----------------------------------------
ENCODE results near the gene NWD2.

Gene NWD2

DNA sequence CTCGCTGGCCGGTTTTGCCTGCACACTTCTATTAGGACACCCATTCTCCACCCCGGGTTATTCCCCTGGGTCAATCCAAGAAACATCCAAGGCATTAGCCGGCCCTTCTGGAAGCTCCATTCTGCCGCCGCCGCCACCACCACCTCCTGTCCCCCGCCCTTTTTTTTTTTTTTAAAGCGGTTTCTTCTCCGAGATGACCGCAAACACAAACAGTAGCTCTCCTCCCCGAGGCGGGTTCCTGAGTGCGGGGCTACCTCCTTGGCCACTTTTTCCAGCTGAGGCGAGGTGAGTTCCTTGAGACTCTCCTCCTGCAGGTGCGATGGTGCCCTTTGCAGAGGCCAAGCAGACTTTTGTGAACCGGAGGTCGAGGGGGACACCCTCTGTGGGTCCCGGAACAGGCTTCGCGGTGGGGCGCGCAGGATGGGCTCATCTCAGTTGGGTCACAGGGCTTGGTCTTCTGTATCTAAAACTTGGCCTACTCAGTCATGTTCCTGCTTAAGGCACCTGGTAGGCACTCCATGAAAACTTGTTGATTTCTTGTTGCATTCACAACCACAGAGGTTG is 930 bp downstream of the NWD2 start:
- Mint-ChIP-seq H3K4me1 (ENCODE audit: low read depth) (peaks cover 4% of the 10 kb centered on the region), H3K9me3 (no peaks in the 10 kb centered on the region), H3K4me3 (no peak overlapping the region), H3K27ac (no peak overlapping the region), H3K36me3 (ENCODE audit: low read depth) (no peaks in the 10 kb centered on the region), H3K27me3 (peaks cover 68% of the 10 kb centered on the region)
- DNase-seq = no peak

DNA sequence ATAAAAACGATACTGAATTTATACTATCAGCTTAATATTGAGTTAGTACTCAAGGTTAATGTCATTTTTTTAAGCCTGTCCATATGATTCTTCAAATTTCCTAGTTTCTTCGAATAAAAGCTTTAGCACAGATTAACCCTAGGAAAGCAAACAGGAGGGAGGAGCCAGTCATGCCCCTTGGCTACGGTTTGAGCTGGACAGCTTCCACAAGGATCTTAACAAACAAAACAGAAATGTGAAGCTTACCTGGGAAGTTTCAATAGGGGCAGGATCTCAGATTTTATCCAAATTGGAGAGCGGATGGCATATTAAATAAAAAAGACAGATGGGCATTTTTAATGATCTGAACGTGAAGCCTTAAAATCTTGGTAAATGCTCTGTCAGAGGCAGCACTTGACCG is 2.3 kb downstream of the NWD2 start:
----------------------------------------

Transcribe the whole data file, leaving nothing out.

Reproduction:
ENCODE results near the gene NWD2.

Gene NWD2

DNA sequence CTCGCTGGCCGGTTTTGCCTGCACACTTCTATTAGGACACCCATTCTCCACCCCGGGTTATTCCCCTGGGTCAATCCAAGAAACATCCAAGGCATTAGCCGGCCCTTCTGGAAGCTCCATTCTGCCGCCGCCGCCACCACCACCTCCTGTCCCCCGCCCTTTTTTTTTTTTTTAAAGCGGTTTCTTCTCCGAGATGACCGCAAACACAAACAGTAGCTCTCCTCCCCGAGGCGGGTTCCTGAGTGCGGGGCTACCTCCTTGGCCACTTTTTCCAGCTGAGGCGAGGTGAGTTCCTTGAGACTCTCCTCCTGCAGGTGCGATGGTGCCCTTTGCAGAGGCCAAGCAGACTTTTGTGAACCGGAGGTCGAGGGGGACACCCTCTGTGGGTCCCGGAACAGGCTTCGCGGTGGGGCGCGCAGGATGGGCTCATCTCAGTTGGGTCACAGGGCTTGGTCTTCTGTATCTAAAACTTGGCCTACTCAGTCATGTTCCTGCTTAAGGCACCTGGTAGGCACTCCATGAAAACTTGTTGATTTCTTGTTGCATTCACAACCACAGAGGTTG is 930 bp downstream of the NWD2 start:
- Mint-ChIP-seq H3K4me1 (ENCODE audit: low read depth) (peaks cover 4% of the 10 kb centered on the region), H3K9me3 (no peaks in the 10 kb centered on the region), H3K4me3 (no peak overlapping the region), H3K27ac (no peak overlapping the region), H3K36me3 (ENCODE audit: low read depth) (no peaks in the 10 kb centered on the region), H3K27me3 (peaks cover 68% of the 10 kb centered on the region)
- DNase-seq = no peak

DNA sequence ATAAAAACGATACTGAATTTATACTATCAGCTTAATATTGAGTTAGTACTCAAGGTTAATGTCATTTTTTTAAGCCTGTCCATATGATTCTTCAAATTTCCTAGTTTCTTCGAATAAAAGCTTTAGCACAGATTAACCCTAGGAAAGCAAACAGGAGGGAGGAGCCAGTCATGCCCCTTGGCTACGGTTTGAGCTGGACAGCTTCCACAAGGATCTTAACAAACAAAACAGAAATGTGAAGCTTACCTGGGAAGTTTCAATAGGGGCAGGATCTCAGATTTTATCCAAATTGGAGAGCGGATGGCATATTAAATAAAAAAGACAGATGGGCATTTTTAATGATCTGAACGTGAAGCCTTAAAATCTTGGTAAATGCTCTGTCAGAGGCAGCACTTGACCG is 2.3 kb downstream of the NWD2 start: